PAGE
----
Mini amps are useful for practicing on the road. If you're home is too small for a small-sized guitar amplifier, using a mini amp is an ideal way to practice without annoying the neighbours. Although convenient and inexpensive, mini amps rarely have incredible tone. This is due to the lack of signal processing and the affordability of the parts. Making your own mini amp is a good way of getting a cheap, portable amp that meets your own spec and personal taste.
- Skill level:
Things you need
- LM 158 operational amplifier (op-amp) circuit
- Wire cutters
- Soldering iron
- 9-volt battery
- 9-volt battery connection
- Mini speaker
- 1/4-inch input jack
- Amplifier housing
Acquire your parts. The options for your amplifier housing are potentially limitless. Smokey Amps make units out of recycled cigarette packets that sound great. You can get your op-amp from the National Semiconductor online store (see "Resources"). You can also salvage a small speaker from an old radio or MP3 player docking station.
Set up a work space. You'll need enough room to lay out your circuit and wires as well as sufficient power supplies to work your soldering iron.
Inspect your parts before assembly. Although this is a rudimentary electronics project, it's important to make sure the parts are in good condition. Carefully examine the op-amp circuit and look out for cracks to the circuit board and loose fitting components.
Connect the input jacks to the op-amp. Strip the insulation on the wires to expose the metal. Then twist the bare ends and solder them in place. One wire connects the input to the 10-ohm resistor on the op-amp circuit, the other wire connects the input jack to the output terminal on the op-amp circuit.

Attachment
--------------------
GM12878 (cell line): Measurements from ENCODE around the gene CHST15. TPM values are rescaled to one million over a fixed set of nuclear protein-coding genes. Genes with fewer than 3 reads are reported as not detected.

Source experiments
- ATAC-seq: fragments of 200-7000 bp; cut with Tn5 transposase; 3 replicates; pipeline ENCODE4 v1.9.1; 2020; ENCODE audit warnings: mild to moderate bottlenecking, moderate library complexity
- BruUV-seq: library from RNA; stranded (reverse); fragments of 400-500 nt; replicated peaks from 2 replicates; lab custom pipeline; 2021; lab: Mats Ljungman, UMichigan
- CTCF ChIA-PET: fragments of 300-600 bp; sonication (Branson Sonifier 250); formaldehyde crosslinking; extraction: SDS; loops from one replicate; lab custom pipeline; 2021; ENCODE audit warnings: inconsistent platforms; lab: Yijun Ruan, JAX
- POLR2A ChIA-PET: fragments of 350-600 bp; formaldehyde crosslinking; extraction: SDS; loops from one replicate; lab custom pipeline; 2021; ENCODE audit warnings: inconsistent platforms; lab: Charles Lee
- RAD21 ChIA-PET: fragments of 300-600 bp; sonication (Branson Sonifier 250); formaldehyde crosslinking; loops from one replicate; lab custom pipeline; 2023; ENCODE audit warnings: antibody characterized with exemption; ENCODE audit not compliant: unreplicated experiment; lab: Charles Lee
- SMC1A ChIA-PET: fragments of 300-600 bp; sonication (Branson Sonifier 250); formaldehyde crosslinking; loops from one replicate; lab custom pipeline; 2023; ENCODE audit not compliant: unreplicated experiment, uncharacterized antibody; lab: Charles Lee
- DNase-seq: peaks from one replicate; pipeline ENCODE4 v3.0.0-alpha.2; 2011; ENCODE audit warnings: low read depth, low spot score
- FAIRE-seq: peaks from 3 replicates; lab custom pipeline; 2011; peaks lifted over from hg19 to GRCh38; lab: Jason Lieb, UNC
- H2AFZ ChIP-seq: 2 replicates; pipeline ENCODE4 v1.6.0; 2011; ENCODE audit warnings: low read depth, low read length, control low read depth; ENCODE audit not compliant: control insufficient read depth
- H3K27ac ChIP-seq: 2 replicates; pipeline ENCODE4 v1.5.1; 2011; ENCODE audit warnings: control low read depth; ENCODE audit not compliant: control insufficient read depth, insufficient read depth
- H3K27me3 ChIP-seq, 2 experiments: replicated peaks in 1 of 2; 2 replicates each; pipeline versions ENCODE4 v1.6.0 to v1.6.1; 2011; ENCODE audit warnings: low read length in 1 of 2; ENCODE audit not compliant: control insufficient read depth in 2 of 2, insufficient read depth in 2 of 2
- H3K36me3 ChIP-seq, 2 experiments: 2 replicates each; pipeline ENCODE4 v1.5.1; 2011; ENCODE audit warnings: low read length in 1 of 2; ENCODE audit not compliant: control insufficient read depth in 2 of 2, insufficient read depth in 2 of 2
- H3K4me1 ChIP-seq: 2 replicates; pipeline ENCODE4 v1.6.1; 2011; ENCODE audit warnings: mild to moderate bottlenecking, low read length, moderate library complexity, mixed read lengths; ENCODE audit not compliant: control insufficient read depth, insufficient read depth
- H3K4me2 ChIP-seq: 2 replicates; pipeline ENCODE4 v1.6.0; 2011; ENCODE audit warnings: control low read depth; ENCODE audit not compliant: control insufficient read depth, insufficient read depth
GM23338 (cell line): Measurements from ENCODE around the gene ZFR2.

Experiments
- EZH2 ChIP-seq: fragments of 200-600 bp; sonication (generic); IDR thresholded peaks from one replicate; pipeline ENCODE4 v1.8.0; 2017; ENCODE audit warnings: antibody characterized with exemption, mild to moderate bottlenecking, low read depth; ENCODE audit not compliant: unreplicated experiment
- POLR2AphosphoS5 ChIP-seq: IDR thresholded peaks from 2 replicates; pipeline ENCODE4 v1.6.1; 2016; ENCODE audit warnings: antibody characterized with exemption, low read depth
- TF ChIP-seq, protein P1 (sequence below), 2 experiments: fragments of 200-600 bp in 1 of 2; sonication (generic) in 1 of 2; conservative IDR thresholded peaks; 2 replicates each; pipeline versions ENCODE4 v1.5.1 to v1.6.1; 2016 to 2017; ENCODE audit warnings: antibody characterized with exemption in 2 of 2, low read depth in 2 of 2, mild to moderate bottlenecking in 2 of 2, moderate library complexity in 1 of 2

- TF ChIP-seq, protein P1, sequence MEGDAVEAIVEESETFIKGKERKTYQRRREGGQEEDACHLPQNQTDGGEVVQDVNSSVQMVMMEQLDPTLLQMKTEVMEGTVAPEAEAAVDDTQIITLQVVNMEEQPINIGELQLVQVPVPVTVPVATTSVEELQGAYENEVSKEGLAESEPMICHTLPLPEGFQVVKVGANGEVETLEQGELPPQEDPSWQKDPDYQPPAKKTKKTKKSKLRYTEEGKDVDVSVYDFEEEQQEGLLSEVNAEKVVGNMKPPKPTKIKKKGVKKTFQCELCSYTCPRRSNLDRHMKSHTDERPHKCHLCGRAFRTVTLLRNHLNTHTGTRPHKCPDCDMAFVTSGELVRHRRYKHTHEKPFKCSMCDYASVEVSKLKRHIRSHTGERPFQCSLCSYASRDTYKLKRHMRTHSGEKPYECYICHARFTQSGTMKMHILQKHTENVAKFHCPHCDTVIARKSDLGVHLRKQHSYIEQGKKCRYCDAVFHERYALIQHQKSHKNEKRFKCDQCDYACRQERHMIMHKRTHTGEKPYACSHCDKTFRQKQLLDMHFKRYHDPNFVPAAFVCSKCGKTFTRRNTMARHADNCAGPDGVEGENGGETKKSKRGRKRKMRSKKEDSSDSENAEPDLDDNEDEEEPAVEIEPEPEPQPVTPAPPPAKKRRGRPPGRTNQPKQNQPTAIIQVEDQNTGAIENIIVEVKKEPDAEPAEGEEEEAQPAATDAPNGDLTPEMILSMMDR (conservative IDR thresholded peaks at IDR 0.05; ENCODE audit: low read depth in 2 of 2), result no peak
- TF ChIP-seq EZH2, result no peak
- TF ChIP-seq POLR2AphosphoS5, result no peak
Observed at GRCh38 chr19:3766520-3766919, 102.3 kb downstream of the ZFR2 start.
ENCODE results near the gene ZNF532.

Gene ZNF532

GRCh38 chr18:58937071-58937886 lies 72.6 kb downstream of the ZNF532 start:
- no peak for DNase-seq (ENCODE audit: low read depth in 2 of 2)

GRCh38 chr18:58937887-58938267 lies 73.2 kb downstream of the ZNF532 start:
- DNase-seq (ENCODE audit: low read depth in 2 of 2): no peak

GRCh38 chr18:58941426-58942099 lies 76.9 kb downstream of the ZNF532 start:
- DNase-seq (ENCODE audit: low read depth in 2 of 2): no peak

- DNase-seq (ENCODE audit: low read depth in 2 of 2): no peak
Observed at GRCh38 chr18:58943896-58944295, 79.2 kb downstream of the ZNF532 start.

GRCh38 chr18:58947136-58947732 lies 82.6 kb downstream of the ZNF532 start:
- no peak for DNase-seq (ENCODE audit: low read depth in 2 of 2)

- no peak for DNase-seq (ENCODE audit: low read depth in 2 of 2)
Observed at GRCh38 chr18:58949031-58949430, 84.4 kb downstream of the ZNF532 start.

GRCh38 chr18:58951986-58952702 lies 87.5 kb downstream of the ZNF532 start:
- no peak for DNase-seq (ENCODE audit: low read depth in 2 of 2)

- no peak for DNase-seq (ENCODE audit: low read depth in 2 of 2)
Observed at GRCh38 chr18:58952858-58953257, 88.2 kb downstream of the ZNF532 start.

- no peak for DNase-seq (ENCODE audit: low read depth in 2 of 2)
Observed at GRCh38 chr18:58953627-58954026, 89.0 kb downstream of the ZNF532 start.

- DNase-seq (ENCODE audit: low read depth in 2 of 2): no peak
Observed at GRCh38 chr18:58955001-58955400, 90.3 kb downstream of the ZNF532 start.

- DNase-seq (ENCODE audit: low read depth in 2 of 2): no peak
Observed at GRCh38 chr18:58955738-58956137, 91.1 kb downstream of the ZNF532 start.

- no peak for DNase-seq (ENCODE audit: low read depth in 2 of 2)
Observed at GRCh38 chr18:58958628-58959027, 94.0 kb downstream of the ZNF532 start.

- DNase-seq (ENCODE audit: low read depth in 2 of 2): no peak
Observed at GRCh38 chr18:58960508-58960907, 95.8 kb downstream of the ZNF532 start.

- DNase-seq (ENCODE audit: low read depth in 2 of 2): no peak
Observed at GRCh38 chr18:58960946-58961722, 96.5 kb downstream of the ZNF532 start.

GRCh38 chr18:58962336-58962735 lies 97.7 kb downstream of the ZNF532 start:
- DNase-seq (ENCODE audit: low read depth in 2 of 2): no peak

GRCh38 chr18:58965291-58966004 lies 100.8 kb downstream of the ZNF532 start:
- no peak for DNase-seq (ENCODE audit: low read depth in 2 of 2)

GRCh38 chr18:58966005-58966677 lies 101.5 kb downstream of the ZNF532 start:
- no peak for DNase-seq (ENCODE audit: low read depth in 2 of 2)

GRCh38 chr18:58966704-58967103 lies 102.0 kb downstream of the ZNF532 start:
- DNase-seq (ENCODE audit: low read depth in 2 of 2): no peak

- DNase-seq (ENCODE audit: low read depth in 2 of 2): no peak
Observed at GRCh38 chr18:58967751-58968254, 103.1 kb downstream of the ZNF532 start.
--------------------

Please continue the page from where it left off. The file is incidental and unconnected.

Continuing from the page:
Load the half completed circuit into the housing. Naturally, the speaker must be exposed at the front, and it's smart to locate the jacks on the back. But the configuration and layout of the mini amp are up to you. If you are using a wooden enclosure, measure out the holes need for the speak and the jacks and cut them before loading the circuit. You can strip out all but the speaker from an old stereo and load your new circuit in that. As long as the components are fixed in place and the speaker is exposed at the front, it really doesn't matter.
Connect the op-amp circuit to the speaker. Solder one end of a wire to the output terminal on the op-amp circuit and then connect that to the terminal on the speaker. Ensure that you don't drip any solder on to the board itself, as this can cause solder-bridges that divert the audio signal away from its intended destination. If you do, let it dry, melt it away with the soldering iron and then brush away the residue with an old tooth brush. Connect the 9-volt battery connection to the op-amp circuit and connect a battery. Then enclose the amp housing.
Tips and warnings
- Cut the wire as short as possible to save space.
- Although the amp housing as a matter of preference, it's essential it is water tight and rigid enough to protect the components.
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